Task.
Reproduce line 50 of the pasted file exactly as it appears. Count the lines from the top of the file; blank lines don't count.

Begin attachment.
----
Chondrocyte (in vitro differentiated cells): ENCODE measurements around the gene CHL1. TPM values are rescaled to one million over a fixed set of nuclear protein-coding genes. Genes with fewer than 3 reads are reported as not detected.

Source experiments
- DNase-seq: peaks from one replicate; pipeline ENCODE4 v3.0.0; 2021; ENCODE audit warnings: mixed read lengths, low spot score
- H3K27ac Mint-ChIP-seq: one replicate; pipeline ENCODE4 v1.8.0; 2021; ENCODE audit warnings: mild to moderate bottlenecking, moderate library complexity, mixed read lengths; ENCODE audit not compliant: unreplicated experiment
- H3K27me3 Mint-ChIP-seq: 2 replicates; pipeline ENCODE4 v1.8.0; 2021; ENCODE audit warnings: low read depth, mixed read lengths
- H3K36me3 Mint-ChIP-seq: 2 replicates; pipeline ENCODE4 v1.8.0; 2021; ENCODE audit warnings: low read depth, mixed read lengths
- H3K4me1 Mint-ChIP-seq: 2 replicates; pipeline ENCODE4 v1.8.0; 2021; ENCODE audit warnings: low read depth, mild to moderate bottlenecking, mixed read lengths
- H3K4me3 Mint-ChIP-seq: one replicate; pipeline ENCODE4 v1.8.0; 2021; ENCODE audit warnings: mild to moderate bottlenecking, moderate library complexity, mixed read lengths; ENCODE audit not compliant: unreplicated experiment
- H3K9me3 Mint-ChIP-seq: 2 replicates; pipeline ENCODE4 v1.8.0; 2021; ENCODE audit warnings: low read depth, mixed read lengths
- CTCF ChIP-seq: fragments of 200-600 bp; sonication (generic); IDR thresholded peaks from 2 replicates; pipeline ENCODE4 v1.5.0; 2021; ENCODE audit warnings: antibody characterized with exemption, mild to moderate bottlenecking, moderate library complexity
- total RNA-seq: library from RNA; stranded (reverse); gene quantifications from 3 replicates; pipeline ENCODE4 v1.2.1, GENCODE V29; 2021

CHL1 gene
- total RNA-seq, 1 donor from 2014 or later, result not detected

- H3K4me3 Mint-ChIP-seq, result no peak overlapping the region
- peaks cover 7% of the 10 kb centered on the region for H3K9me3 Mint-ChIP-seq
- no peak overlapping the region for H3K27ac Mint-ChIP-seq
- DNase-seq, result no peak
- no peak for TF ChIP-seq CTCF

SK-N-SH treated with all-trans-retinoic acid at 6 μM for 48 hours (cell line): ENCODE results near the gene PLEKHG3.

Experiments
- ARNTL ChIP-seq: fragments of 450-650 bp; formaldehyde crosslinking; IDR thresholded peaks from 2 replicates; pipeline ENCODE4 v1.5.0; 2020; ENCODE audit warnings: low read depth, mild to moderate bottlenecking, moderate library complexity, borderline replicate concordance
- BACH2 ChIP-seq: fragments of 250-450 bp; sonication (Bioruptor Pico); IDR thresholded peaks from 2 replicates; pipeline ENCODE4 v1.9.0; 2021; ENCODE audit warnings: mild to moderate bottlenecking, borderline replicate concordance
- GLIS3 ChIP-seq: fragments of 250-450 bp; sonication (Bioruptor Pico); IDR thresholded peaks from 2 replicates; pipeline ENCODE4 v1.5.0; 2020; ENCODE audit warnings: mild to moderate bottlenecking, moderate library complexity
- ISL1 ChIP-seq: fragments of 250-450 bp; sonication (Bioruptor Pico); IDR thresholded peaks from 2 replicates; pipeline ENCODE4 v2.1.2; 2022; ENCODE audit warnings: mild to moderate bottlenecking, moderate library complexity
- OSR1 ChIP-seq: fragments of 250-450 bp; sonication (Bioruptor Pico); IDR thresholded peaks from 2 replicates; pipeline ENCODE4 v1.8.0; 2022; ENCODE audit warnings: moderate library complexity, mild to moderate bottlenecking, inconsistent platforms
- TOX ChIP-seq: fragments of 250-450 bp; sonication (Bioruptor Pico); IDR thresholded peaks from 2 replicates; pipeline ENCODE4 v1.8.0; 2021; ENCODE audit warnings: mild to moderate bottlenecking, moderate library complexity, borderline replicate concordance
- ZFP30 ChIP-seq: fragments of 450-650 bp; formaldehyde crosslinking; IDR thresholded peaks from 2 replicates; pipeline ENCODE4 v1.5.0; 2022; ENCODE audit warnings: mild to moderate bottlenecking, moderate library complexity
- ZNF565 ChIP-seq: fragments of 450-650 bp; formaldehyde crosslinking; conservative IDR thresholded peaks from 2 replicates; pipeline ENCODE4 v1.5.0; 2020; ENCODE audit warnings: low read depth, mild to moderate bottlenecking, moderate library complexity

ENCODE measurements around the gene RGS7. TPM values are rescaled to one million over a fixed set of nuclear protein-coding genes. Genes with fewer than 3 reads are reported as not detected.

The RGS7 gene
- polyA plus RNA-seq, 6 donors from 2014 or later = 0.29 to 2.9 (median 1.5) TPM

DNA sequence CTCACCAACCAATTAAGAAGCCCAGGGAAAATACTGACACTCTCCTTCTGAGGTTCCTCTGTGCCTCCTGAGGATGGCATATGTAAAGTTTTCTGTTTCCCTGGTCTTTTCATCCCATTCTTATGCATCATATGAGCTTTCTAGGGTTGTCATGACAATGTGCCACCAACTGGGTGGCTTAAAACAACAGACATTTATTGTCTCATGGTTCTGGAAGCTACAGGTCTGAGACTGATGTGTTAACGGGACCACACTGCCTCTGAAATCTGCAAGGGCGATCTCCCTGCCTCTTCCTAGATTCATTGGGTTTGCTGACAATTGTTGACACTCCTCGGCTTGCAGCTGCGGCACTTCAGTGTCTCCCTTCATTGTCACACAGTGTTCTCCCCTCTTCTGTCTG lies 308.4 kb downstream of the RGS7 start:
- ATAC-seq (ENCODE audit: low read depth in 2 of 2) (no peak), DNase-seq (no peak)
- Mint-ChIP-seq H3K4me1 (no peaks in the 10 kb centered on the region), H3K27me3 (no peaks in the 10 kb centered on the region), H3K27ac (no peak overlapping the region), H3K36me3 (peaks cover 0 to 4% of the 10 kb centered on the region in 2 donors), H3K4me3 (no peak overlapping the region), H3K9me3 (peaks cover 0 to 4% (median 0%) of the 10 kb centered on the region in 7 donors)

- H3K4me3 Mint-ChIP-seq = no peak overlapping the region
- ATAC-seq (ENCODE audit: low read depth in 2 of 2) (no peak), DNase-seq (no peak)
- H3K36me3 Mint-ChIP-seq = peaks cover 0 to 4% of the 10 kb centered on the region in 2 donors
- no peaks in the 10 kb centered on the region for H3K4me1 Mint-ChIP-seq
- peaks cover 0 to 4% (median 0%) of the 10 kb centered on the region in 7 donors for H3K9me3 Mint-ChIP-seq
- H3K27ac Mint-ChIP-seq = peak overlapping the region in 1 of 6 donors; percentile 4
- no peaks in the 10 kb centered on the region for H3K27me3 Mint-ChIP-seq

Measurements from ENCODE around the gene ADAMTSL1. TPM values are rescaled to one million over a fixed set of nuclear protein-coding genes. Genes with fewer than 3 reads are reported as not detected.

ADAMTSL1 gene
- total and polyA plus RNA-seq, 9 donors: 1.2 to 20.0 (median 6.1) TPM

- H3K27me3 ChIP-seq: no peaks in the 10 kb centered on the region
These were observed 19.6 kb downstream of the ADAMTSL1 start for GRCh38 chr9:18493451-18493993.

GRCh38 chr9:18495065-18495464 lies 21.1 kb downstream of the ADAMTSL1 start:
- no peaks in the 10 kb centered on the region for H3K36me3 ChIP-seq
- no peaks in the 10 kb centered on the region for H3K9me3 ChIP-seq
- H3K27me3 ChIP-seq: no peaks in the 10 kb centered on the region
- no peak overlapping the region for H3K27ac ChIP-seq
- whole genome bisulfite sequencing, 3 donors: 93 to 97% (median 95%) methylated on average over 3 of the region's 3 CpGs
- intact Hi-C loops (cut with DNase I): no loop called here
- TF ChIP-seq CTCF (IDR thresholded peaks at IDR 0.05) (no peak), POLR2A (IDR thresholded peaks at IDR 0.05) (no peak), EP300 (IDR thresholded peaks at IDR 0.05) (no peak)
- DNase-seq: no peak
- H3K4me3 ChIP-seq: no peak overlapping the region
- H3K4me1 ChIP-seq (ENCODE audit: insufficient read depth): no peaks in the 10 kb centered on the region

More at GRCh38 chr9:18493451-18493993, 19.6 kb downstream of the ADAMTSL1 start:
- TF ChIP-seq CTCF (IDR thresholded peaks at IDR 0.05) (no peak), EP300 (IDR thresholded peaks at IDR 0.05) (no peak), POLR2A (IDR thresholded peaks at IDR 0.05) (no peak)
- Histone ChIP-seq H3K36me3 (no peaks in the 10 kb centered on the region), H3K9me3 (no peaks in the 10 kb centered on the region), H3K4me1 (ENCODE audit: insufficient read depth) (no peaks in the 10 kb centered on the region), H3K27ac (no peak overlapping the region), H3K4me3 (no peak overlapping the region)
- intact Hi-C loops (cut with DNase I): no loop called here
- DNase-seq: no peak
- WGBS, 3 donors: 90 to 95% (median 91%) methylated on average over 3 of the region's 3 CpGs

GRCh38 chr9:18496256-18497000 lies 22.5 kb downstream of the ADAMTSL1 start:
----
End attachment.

- H3K27me3 ChIP-seq: no peaks in the 10 kb centered on the region